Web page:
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In the North of the South

I am from Venezuela – a country located in the North of South America. It is right next to Brazil, Colombia, Guyana and the Caribbean Sea.

Different to Germany, there are only two seasons in Venezuela – raining season and summer. During summer time temperatures can reach almost 40°C in some areas. No wonder, that a cool beer is always a good companion.

The first time I traveled to Europe, I went to Germany. I lived there for eight months. And the thing that stuck most with me was the German beer culture. Luckily I had the opportunity to live in Bayern, the state most famous for brewing great beer. I visited the Octoberfest, went to lots of beer gardens and beer festivals. Even going to the BrauBeviale was on my list. Which meant, I was able to try many different types of beer. I was even able to make beer myself while visiting breweries all over the country. All of these experiences made me fall madly in love with the German beer culture. It is astonishing how almost everything revolves around beer. I had the feeling that every German family brewed beer at least once in their life.

The Venezuelan and German beer culture is very different. The only thing both countries have in common is that they both love to drink beer. Unfortunately, Venezuela is in throes of a difficult crisis. Of course the beer market suffers as well. Venezuela has only two large industrial breweries and just a couple craft breweries.

When I took a trip through Venezuela, I visited craft breweries such as Pisse Des Gottes, Cacri, Coronarias, Venortedelsur and Tovar brewery. The people there showed me that you still could be able to produce high quality beer despite the crisis. Venezuela has one of the highest inflation rates in the world. The national currency has been devalued. The imports are limited, there is an economy control and the level of scarcity is really high. Hence producing beer here is really difficult under these conditions. The raw ingredients that you need for making beer have to be imported for example. Which makes brewing even more expensive.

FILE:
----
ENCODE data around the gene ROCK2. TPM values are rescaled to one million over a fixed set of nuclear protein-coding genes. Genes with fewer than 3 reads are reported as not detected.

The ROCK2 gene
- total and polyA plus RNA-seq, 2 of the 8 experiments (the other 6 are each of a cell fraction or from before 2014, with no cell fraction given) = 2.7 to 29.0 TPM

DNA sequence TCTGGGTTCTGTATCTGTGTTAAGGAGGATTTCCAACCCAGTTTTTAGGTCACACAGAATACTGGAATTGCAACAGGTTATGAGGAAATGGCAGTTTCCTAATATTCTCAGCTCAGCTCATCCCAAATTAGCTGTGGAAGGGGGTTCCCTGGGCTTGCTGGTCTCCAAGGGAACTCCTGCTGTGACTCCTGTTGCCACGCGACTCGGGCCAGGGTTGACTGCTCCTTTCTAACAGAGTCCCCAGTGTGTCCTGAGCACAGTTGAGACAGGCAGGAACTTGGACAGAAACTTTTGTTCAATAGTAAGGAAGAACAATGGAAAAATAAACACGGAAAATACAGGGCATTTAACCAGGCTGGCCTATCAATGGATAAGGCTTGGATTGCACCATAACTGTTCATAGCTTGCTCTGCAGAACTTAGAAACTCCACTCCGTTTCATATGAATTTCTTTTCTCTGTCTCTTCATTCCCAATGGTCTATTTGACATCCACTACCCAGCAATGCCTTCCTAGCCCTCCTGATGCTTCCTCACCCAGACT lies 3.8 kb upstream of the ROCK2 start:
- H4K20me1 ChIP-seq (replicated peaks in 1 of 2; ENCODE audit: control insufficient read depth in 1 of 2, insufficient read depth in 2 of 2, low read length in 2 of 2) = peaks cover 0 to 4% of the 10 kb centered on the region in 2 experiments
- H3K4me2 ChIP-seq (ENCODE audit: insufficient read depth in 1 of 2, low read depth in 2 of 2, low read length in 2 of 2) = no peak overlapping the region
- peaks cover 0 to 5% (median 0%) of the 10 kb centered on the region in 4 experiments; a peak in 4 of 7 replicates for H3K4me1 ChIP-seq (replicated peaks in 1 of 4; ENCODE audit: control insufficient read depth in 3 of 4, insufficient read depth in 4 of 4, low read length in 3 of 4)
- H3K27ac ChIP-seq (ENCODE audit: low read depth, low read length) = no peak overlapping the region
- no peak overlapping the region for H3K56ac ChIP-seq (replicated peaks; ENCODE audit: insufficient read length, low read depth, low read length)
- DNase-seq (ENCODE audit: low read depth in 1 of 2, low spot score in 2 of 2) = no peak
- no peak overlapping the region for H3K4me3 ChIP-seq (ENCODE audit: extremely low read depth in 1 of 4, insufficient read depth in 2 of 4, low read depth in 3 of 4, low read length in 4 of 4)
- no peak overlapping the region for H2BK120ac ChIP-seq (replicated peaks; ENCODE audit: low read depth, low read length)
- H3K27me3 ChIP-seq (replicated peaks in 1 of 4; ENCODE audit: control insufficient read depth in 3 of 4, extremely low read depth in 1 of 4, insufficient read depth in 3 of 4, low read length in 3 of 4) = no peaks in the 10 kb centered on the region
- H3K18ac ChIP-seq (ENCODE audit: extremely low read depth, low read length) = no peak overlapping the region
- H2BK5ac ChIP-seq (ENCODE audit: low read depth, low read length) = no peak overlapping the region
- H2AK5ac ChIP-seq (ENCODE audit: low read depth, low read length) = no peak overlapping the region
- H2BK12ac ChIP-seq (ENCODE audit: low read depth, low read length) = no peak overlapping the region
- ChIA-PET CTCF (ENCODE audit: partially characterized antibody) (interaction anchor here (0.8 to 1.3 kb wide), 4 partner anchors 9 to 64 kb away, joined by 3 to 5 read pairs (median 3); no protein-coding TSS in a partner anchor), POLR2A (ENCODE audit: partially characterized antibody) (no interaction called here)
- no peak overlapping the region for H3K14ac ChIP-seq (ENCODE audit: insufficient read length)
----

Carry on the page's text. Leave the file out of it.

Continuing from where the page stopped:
Despite the difficult situation I encountered several initiatives that really push the beer culture. One of them was the Beervana in Caracas. It is pretty similar to the one in the U.S. In March Polar brewery – one of Venezuela’s largest breweries – organizes their event “El jardín cervecero” (“the beer garden”). Most people in Venezuela have no idea what a beer garden actually is. I like that the event is named after a great German tradition. Through that people will get more familiar with beer culture and maybe one day, brewing beer will be as popular in Venezuela as it is in Germany.

One of the few craft breweries here is “Venortedelsur”. They have a van called “rolling hops“. And they drive to beer events or to public places, where they sell their craft beer while they explain the brewing process. Which is quite helpful because in Venezuela the beer culture is just about to start. Only a few people know that a beer can be more than just a refreshing beverage. There are not a lot of breweries that focus on teaching their employees or the consumers about the brewing process.

During the time I worked at Polar brewery I noticed that they took over a lot from the German beer culture. At Polar all the master brewers graduated in Germany and they had an intensive training at the best breweries around Germany. Within the company there are several master brewers from Germany and most of the machines and even the raw ingredients are German. The beer made by Polar is a lager type and the alcoholic content is not really high compared to craft beer. Due to the craft beer movement Venezuelans have now also the opportunity to try beer that differs from the standard lager beer. Such as: IPA, Hefeweizen, Stout and Sauer Bier. And despite of the crisis the craft brewers really do produce high quality beer.

Still craft beer is expensive and unfortunately not everyone is able to participate in this movement. I think Venezuela has a lot of work to do and I really hope someday our beer culture will be as popular as it is in Germany. Nevertheless I feel happy and confident nowadays when I look at the growing Venezuelan beer market.

 

 

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